According to information published by the American Institute of Architects, 70 percent of schools run active-shooter drills, but Henderson and Dennis suggest that training must go deeper than that.
“When we’re designing new schools, additions or renovations, ensuring that we’re educating teachers, administration and staff is such an important part of the process,” Dennis says. “You’ve got to help them understand how buildings are designed to be secured—things like points of entry and security. But it’s also about being educated to know what you should expect—like what they should see and not see at various times in various locations throughout the day, as well as when to say something.”
Part of that process, Dennis says, includes helping school personnel and administrators to understand how and why Moseley Architects arrived at a design. “That way it isn’t just a last-ditch effort of reactionary lockdowns,” she continues. “It’s everything leading up to those moments that may help prevent future incidents.”
That component is what some experts call the organizational aspects of CPTED, which, “… includes how we incorporate management strategies, operational strategies, and people-based strategies,” says Randy Atlas, Ph.D., FAIA, CPP, president of Atlas Safety and Security Design Inc. in Ft. Lauderdale. That extends to emergency personnel outside of the building, Henderson adds. For instance, he says that architects will sometimes develop numbered systems for access points, then provide local responders with maps, which school administrators can then use to communicate for strategy.
“We can place these big, three-foot numbers right next to all of the entrances,” he says. “They have the school plans and can call them up when they’re approaching a building.”
Henderson and Dennis both warn that there’s a point at which architects have to begin dialing back security, for the sake of avoiding schools that feel like prisons.
“We do have a moral obligation to make these schools as safe as possible,” Henderson says. “But, as educational designers, we also have a real obligation to make them the best learning environments they can be. That remains our first objective.”
To his point, a 2010 study found negative correlations between the presence of metal detectors and students’ sense of safety. And some experts suggest that, in its earliest days, those sorts of unintended consequences plagued CPTED. But when approached from the right angle, the Centers for Disease Control also suggests the right elements also can bear out opposite effects—including benefits like the perception of warmer and more welcoming environments, improved physical and social order, and a sense of ownership among students. That’s a concept that John Edmund, Moseley Architects’ security systems specialist, says he considers when advising the firm’s design teams.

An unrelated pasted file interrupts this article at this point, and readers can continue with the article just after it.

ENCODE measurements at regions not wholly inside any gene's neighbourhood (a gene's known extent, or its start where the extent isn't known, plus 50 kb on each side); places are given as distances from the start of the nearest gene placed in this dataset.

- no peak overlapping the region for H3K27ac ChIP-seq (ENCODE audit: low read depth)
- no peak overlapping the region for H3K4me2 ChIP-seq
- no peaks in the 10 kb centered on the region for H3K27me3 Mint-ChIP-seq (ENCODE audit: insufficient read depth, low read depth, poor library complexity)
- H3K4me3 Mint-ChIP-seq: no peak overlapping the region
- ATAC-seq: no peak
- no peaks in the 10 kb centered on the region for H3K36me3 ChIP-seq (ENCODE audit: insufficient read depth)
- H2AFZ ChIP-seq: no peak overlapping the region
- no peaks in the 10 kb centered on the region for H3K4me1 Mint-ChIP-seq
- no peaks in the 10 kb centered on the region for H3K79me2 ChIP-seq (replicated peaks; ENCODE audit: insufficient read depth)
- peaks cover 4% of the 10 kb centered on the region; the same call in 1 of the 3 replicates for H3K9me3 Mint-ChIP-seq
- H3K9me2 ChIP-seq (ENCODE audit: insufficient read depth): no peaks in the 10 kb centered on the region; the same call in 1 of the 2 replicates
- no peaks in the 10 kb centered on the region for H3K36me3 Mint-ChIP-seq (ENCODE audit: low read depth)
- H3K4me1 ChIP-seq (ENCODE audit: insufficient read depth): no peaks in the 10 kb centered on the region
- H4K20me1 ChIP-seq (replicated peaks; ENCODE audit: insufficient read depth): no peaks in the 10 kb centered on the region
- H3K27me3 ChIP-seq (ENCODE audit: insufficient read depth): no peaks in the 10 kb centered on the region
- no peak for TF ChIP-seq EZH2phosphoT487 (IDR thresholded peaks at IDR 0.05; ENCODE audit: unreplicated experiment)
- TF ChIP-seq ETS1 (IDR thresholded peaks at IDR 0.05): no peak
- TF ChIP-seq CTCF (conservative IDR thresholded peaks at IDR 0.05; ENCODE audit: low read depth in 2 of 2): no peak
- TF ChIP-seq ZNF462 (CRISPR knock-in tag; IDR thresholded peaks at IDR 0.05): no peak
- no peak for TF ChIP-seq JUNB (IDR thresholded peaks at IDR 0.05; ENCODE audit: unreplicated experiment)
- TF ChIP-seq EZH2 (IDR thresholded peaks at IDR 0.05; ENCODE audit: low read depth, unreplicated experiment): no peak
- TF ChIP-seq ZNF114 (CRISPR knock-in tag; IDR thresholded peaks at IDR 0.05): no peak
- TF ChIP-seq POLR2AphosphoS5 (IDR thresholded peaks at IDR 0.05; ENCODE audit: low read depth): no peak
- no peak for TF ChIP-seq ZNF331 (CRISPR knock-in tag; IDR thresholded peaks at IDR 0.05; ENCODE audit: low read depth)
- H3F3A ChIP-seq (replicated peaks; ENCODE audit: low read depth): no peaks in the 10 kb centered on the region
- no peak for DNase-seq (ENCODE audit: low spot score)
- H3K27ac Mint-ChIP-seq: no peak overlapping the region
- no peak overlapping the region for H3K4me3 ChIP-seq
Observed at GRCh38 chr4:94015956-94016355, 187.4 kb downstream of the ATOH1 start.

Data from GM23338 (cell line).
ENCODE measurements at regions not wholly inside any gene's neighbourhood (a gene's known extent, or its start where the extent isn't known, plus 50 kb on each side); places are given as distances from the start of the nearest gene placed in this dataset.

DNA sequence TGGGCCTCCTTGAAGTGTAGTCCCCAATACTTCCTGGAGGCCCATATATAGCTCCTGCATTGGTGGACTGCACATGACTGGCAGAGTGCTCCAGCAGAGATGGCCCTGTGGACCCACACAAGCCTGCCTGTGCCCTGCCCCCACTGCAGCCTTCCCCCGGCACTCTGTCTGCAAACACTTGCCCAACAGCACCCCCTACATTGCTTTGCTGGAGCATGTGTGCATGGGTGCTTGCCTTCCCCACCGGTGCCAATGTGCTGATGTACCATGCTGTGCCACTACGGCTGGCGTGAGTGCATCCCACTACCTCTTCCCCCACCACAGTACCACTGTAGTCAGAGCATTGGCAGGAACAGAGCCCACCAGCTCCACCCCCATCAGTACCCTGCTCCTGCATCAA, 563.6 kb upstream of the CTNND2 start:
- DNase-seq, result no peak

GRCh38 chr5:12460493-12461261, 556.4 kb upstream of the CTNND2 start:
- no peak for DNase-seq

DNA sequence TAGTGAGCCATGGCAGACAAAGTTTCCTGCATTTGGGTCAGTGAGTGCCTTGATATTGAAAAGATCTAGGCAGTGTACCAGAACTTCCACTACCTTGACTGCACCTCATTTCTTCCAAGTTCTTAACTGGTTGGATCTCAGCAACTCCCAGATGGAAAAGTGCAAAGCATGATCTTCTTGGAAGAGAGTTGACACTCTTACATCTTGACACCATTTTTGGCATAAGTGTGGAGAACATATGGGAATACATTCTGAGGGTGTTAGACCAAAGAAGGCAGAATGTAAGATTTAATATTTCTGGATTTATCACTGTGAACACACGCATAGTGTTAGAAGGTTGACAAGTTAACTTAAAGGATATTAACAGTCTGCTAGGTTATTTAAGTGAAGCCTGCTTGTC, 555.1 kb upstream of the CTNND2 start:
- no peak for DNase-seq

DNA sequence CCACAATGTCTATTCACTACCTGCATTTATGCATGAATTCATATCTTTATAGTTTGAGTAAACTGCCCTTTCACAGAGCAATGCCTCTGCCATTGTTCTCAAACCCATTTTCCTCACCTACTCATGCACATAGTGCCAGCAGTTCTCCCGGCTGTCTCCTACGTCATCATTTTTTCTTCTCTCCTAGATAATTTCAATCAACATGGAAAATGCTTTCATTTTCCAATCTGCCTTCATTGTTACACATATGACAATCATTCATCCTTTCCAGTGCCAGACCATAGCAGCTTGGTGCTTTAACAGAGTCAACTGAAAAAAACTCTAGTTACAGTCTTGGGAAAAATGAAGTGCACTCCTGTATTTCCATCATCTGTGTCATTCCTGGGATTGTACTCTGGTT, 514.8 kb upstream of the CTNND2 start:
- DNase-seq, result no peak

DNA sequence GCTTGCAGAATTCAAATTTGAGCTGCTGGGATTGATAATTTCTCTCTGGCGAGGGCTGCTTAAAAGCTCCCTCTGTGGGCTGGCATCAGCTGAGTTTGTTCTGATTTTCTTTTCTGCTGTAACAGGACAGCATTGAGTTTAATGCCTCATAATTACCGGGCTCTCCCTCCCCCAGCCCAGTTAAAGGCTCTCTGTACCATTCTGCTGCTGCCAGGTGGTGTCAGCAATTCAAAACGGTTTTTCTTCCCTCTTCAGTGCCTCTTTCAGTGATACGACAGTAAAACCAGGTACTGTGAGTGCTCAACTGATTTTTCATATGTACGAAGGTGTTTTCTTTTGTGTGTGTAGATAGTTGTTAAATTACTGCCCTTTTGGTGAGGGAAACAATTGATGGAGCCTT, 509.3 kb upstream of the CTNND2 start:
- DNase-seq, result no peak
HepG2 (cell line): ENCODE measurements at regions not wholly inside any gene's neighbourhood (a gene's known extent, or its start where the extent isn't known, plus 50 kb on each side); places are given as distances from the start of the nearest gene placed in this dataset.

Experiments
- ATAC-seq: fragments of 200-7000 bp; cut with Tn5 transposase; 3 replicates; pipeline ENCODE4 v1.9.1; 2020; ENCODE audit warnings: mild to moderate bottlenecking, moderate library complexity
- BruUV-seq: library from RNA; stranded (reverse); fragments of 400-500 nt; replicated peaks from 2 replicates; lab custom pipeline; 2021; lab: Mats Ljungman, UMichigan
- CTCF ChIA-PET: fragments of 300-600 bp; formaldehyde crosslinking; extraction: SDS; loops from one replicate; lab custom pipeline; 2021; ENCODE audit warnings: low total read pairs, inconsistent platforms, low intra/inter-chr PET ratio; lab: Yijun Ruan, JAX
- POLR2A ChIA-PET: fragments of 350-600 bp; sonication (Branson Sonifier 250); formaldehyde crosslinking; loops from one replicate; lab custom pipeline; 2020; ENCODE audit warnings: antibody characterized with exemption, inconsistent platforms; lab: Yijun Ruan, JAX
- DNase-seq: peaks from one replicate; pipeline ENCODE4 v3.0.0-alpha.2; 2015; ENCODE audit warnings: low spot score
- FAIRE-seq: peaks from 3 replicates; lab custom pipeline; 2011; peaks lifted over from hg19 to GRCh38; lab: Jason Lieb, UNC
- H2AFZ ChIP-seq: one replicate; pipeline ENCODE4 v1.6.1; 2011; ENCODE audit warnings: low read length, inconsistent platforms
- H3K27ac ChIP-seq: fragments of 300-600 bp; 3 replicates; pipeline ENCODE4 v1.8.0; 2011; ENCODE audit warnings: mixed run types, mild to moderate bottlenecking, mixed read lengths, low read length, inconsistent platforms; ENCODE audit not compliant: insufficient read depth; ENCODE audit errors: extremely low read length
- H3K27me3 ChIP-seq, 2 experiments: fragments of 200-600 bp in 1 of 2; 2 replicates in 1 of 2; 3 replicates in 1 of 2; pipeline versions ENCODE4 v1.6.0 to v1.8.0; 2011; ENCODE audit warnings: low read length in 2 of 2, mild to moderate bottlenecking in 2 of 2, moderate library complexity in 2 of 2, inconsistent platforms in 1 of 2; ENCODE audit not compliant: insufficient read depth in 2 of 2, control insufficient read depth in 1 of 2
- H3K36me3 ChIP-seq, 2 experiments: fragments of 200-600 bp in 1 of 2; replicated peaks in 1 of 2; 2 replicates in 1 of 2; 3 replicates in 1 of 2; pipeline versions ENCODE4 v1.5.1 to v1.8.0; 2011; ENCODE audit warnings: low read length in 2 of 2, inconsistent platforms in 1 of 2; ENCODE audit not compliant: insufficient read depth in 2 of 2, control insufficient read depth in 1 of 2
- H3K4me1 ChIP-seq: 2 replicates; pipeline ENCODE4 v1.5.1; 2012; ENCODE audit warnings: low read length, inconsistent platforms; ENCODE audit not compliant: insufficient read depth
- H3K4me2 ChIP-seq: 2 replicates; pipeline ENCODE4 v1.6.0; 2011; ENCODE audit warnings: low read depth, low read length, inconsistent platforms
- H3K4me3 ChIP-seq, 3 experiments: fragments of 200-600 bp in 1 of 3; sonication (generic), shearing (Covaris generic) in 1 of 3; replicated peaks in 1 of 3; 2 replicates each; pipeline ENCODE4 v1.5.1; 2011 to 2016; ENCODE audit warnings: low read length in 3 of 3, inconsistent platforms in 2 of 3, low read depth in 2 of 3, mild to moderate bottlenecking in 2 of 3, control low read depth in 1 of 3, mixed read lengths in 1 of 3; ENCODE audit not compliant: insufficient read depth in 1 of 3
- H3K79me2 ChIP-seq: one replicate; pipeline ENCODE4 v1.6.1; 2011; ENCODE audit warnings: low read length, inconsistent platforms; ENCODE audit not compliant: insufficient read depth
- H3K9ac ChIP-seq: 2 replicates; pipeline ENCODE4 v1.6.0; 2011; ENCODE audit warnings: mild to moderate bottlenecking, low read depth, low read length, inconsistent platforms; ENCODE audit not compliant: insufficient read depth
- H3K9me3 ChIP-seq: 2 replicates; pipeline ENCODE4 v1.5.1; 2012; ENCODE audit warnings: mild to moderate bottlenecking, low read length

“We’ve got to find that middle ground,” he offers. “And that makes it kind of tricky. You want to give students the best security possible, but you also can’t turn each school into Fort Knox. I don’t want it looking that way for students.”
Instead, Edmund suggests that there are plenty of ways to get better results out of fewer components. For instance, he suggests that in lieu of bullet-shaped (directional) cameras, dome-style cameras be used instead.
“Sometimes you’re limited, so you want to do the most that you can,” he continues. “A single, dome-shaped camera with a smoked lens might help to deter more than one camera pointing at a door, where they know that’s the only place they’ve got to worry about being seen.” And that, he suggests, has fewer psychological impacts on students (than an abundance of cameras). Plus, “When the budget doesn’t allow for cameras everywhere, I’d rather have one that makes you think it could be looking anywhere,” he adds.
An Artificial Sweetener
As far as the future of CPTED is concerned, it will no doubt include more creativity, but it may also include artificial intelligence, Edmund suggests. For instance, he says already there are artificially-intelligent cameras, programmed to detect when individuals are in areas they should not be. And those cameras, he says, could be where some of the next advancements come for CPTED, via artificial intelligence.
“For years, cameras have activated on motion, but now you can actually program some systems with if/then commands, like, ‘If you see something that looks like a person in this area, send an alarm,’” he says. These features, he suggests, are akin to the Automatic Driver Assist Systems now found on vehicles, which are designed to intercede in certain events (like when drivers fail to notice a stopped vehicle, for instance). Those systems have grown intelligent enough to distinguish specific objects. In security, he says, that might mean being able to spot firearms.
“I’ve not seen that yet in real life,” Henderson adds. “But I think that if there’s anything we can do to make our administrators and school personnel focus on their jobs, versus focusing on security, that would be awesome.” As you know, he says, “With technology, just wait a couple of months and it might be here.”
While security will remain at the forefront of design, school districts have a tall task of properly preparing students for the future. Our role as educational architects is designing solutions that are responsive to those needs while creating safe learning environments that support and welcome children.
For more information about Moseley Architects’ educational projects, click here.